University of New South Wales (UNSW) industrial design professor Oya Demirbilek is an advocate for co-design, a participatory and collaborative approach that can improve the environment and wellbeing.
According to Demirbilek, co-design involves partnering with the end-user from the beginning, requiring a mindset change from ‘designing for’ to ‘designing with’. Rather than focusing so much on aesthetics, co-design prioritises purpose and functionality.
The process of co-design places value on sustained qualitative research methods. As an intensively collaborative approach, it can involve years of brainstorming sessions, workshops, journaling, consultations and other engaging design research activities. The results are products or concepts that are ultimately more meaningful, more accessible, more inclusive and more sustainable, according to Demirbilek.
"It's not about just producing more things that people want. There’s lots of that,” she says.
“It's about producing what people inherently need, and that would make a positive impact on their lives.
"Good design can be beautiful. Yet it has to be intuitive, and it has to serve a real need first. You need to get to the inherent needs people have and the tacit knowledge that is within them. It goes beyond what you can ask them in a survey, or even what they say in an interview.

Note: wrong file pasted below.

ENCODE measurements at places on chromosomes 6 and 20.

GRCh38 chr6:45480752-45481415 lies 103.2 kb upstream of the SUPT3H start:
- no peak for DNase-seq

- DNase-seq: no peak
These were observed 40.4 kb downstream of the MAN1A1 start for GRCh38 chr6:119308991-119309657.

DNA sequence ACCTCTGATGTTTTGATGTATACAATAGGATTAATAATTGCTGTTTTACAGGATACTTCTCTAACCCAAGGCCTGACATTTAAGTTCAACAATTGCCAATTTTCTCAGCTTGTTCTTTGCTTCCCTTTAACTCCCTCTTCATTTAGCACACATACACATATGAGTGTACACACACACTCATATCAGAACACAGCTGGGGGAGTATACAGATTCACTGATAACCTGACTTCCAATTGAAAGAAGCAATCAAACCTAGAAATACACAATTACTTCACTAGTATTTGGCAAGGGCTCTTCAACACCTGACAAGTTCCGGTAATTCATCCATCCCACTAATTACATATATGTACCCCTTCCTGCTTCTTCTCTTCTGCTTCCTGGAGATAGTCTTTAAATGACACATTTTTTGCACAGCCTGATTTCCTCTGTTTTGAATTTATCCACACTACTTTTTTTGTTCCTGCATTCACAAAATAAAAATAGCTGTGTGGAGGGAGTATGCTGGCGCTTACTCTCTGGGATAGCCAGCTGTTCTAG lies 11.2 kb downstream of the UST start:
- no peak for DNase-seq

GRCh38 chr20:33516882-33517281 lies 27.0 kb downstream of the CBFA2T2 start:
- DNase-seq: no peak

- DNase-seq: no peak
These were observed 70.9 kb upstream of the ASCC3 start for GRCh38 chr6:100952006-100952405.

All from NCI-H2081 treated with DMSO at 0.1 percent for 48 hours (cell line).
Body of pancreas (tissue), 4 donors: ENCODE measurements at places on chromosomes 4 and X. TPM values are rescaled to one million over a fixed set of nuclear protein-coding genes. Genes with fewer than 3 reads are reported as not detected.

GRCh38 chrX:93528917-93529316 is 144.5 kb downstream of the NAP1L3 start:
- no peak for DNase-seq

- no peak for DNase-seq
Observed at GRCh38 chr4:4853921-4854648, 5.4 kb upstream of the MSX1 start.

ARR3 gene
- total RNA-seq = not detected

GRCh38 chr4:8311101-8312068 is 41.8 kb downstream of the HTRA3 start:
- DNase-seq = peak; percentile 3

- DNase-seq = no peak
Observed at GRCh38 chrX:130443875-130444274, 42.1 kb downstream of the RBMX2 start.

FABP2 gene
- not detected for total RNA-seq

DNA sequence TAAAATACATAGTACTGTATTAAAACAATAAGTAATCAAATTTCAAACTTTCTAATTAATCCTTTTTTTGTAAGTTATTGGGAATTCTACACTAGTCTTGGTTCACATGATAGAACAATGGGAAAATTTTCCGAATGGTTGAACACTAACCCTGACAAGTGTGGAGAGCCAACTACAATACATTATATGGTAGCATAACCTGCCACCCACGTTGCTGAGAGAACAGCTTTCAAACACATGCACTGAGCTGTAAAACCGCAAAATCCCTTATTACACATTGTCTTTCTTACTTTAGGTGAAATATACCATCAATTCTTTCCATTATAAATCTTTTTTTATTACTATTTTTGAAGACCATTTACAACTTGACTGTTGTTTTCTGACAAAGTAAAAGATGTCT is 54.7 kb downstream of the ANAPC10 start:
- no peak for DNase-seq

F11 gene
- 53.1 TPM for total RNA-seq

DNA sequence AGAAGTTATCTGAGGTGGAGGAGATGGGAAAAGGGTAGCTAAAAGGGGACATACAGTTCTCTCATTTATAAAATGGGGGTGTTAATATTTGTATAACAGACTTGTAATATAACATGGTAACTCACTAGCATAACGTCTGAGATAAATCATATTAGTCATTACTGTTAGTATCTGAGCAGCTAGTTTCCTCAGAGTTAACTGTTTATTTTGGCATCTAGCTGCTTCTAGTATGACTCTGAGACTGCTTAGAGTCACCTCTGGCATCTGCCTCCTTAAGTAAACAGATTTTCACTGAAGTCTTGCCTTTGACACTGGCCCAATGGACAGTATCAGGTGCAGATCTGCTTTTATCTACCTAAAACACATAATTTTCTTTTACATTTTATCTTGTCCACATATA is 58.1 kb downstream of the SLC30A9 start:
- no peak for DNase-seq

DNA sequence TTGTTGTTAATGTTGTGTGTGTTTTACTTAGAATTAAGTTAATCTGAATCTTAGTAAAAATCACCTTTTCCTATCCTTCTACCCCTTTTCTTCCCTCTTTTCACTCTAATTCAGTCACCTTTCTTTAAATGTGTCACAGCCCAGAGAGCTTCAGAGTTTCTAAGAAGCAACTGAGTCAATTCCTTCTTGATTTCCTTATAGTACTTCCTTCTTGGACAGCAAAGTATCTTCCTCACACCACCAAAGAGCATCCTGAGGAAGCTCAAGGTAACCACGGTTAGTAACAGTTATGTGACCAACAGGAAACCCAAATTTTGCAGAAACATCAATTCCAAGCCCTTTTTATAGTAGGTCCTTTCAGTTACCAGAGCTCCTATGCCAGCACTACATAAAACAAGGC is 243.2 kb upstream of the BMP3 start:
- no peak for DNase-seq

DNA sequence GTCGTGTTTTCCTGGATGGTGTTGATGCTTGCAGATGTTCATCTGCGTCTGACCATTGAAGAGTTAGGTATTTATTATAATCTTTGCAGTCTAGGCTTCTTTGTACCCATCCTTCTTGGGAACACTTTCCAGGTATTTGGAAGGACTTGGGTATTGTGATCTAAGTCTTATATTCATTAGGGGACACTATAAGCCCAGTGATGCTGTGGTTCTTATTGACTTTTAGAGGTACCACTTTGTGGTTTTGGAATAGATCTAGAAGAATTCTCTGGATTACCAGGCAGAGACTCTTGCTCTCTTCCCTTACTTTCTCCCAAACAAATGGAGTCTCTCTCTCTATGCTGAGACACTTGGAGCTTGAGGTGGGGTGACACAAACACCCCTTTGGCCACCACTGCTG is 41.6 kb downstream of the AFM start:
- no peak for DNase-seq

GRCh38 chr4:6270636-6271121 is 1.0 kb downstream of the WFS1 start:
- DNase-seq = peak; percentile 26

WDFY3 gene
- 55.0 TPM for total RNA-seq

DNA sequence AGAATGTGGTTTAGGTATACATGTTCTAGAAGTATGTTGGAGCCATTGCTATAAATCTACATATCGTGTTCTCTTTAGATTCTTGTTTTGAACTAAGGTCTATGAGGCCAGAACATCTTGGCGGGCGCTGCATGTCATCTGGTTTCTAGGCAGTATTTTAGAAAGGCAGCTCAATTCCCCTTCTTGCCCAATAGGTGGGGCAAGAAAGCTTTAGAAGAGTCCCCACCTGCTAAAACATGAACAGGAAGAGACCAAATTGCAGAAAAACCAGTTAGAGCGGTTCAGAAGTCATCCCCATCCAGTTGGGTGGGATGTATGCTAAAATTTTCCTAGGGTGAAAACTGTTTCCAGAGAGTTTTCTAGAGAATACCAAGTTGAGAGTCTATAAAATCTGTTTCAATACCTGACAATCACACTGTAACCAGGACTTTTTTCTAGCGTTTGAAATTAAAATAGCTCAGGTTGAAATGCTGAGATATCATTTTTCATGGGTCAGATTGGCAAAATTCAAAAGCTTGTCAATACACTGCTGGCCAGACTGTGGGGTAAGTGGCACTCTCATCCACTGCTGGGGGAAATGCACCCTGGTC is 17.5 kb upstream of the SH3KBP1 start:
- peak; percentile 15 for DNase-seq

"The problems we face in the future are more complex and ill-defined than ever…so it's not just about developing one product. Co-design thinking can be applied to all the systems of different scales that affect the way we live, to products, environments, systems, services and experiences.”
Demirbilek has employed the co-design approach across multiple scales with success, including bathroom furniture and home appliances. She believes co-design can be scaled to improve quality of life across the board, which is of vital importance to the ageing population.
"The environments people live and work in, and the devices and objects they interact with daily have a huge impact on a person's experience and extent of ability and disability... especially for older people, or people with dexterity, vision, hearing, cognition or mobility issues. And we are not talking about small groups of people here; for example, there are 4 million people affected by arthritis in Australia alone.
"With a co-design approach, we can make sure designers get a better feel and understanding of the target markets they are working with, and that they factor in the needs of older people, or people with different ability levels, into the design process. For example, partnering with old people to create more supportive, meaningful and stimulating environments will allow them to contribute to finding the best ways to age in place, with their families, their communities; and that can also help keep them engaged with their neighbourhoods and their cities, all of which can only improve the quality of their lives."